E-911 OKs new dispatch system

Published 12:18 am Thursday, November 5, 2015

Shown is a Telex dispatching system. Courtesy photo

Shown is a Telex dispatching system.
Courtesy photo

Covington County E-911 will soon get an upgraded dispatching radio system.

The E-911 board approved a $58,000 purchase to replace the current system, which was put in place in December 1999.

Jay Spurlin of S&P Communication has been working with the board to resolve issues that have arisen due to a combination of an antiquated system and the Andalusia Police Department switching to digital radios.

“Over the last two weeks as a result of APD going digital, our radios, if APD is talking and someone from the SO (sheriff’s office) calls it will lock up or sound like it’s keyed up like the APD is still talking,” said director Kristi Stamnes. “We’ve had to completely turn off APD.”

Stamnes has worked with Spurlin, who has talked with the radio manufacturers to see what could be done.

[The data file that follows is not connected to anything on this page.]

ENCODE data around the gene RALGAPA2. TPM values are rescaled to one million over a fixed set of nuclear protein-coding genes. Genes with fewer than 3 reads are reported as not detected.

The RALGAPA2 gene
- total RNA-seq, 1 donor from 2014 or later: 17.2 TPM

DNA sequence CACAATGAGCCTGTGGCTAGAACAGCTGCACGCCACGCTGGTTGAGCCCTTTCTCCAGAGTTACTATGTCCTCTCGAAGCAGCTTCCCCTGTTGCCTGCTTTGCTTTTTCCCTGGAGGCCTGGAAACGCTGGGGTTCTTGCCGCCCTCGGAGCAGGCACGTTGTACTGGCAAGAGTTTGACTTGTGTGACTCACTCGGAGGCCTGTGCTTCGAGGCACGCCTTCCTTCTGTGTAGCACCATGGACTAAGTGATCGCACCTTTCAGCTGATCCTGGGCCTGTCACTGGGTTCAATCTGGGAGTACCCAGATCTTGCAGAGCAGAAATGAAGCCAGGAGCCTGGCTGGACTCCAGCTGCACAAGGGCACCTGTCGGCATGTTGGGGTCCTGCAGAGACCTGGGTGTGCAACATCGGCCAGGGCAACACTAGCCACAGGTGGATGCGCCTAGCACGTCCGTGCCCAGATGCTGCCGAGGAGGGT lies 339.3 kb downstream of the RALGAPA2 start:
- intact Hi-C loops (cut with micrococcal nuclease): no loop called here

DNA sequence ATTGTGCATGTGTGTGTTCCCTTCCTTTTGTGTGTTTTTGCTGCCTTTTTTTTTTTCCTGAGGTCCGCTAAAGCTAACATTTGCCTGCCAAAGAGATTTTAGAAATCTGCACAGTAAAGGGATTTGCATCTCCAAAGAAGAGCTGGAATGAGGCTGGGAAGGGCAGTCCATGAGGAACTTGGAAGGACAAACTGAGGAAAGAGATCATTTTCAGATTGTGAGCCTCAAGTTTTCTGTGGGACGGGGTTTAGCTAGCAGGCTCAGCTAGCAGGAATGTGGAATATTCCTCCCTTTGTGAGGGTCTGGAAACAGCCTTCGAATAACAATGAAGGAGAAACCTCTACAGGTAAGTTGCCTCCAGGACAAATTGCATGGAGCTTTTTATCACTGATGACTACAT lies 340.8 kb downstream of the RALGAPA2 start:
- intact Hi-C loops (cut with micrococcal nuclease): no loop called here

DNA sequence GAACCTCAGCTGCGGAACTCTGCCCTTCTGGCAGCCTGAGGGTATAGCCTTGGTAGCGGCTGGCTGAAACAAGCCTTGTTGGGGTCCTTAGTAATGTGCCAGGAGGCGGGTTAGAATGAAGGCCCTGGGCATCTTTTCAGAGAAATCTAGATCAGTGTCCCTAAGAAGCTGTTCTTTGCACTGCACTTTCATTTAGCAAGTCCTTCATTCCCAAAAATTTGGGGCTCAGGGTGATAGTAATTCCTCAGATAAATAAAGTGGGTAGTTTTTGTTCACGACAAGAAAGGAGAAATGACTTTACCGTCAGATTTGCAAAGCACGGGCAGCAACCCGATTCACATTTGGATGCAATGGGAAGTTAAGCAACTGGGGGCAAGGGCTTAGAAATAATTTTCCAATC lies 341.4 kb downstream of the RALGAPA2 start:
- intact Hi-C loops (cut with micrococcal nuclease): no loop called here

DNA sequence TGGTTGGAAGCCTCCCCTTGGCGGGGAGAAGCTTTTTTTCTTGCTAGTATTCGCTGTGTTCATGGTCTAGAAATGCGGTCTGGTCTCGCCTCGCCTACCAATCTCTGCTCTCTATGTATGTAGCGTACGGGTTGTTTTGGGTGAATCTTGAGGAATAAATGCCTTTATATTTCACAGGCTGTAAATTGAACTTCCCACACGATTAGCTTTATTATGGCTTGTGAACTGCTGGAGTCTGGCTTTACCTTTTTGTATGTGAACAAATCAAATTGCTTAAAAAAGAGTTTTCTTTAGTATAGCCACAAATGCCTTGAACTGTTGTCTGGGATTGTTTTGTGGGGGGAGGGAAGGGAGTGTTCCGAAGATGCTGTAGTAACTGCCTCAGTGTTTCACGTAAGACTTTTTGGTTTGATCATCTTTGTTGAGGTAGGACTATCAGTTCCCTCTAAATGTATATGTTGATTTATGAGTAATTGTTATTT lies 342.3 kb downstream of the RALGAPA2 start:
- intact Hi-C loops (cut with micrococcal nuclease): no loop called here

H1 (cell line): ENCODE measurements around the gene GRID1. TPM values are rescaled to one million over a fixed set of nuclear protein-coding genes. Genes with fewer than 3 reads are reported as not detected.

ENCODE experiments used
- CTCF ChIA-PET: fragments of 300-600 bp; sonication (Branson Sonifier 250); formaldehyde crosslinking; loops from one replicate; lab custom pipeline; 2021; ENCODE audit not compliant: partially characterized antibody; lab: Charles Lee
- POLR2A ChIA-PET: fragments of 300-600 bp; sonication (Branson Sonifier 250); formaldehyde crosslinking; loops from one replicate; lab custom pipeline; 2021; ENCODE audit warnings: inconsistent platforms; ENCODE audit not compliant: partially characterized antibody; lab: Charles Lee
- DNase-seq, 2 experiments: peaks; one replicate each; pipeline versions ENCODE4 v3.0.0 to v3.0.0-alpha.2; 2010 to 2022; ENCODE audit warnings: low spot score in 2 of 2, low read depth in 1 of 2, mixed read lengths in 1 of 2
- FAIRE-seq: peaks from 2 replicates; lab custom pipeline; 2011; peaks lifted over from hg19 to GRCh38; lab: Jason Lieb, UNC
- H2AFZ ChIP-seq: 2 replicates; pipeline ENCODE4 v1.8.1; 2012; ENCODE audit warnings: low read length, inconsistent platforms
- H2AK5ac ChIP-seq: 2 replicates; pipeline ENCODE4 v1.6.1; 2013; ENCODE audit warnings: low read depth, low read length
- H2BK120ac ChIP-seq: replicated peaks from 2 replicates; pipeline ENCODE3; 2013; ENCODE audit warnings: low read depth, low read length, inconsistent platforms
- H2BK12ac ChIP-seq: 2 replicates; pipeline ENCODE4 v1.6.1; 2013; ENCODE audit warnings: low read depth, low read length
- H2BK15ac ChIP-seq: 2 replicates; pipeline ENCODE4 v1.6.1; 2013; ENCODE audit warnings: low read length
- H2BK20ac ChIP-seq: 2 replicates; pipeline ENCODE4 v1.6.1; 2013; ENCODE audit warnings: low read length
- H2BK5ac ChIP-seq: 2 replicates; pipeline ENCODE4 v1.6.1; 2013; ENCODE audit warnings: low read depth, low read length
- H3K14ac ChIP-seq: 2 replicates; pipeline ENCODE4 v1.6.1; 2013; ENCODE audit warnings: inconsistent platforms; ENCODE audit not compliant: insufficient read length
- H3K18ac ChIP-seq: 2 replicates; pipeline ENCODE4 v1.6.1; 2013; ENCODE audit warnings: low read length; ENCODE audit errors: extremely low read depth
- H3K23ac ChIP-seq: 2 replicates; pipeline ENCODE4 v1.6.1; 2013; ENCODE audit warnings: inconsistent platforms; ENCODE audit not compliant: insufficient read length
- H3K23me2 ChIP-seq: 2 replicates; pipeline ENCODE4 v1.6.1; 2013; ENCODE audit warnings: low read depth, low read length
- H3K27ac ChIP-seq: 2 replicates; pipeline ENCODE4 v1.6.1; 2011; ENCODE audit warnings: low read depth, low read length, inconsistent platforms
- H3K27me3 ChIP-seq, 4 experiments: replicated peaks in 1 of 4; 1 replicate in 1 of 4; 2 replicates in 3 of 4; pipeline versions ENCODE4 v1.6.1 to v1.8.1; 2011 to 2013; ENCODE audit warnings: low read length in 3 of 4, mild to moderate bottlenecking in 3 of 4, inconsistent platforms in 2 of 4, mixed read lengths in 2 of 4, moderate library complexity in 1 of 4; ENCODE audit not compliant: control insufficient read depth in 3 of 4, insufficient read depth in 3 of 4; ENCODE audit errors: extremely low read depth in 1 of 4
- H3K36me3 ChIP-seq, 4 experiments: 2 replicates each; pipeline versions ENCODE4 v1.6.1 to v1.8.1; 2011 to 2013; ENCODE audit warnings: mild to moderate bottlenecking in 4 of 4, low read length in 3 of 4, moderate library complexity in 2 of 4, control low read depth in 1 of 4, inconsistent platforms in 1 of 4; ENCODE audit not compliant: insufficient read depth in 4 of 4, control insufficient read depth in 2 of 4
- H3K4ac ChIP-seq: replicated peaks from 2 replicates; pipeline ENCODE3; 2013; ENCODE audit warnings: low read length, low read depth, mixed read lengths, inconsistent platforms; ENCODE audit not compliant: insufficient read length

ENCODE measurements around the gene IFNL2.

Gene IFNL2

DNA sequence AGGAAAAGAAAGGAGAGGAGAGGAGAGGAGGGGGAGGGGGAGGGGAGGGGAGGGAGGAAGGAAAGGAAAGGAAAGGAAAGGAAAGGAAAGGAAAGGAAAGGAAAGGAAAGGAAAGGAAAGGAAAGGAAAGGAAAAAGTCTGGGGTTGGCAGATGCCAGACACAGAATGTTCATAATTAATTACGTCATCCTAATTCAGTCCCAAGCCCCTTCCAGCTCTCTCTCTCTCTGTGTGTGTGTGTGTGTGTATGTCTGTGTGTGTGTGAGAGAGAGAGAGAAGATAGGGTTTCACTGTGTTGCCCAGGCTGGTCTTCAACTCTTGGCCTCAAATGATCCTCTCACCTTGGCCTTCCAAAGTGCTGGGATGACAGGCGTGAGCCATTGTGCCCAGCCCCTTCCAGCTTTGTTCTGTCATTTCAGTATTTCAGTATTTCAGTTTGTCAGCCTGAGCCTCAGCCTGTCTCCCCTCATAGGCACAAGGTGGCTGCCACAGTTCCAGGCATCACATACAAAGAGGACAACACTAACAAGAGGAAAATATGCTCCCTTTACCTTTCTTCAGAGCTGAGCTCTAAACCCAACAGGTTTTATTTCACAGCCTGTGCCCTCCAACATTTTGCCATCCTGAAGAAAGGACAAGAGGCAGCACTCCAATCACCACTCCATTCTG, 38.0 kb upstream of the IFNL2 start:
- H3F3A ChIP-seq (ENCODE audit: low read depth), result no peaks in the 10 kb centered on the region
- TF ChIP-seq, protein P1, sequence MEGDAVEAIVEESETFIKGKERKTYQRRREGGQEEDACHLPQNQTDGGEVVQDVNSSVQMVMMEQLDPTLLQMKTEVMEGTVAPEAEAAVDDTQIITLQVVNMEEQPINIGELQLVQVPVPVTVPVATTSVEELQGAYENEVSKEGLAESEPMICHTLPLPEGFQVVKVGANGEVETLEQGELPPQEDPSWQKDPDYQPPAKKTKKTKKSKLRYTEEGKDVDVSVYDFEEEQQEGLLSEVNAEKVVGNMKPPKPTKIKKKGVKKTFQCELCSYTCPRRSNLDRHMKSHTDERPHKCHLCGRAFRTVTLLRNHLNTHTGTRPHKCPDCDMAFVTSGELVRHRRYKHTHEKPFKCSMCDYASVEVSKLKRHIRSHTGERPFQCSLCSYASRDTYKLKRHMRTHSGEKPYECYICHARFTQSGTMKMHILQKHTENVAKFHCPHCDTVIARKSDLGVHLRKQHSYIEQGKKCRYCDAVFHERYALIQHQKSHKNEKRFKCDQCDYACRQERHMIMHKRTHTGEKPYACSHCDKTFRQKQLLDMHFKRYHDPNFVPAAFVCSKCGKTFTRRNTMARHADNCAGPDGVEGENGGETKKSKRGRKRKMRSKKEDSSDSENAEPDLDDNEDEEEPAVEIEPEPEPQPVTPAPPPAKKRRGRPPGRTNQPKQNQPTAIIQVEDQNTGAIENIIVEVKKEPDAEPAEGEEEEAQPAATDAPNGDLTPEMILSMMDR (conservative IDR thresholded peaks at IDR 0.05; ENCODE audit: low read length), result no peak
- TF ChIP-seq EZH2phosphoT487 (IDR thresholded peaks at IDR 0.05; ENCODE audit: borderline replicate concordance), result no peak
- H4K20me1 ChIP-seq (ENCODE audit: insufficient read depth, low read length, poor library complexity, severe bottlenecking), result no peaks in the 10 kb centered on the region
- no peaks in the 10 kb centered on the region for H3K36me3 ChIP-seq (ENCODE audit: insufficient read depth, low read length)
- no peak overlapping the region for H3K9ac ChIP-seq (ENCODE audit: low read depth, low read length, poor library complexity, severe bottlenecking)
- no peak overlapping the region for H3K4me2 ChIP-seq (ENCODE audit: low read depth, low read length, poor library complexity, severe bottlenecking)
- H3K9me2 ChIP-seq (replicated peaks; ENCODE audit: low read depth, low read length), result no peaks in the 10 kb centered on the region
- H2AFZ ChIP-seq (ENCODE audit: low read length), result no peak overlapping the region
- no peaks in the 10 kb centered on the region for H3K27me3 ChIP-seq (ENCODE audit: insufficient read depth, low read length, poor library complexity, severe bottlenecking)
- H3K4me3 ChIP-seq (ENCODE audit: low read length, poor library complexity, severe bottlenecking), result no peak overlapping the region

“What’s happened is this, we put those original radios in December, 1999, and they are 16 years old,” Spurlin said. “We have not upgraded as we should have. It’s not the interface so much now as it is the firmware.”

Spurlin explained that he firmware the APD is using is so much newer than dispatch’s.

Spurlin estimated it would cost $120,000 to replace the entire current system and that the last time lightning struck it cost $50,000.

“We are at a single point of failure,” he said. “If you lose one computer, it’s just gone.”

Spurlin explained that the current computers operate on Windows XP and cannot be repaired.

Additionally, it’s not a simple fix of buying a new computer.

“If you change one, you have to change them all,” he said.

The board had two options:

• First to fix the current firmware and replace nine radios, get new computers, but no new hardware would be $54,000.

• To get a 100 percent IP-based dispatched system and replace everything would be $58,000.

Spurlin said the IP-based system would be fiber optic and would alleviate the problems with lightning strikes.

Additionally, the new system can read all types of radios, so rural fire departments won’t be rushed to upgrade to digital and neither will local law enforcement offices.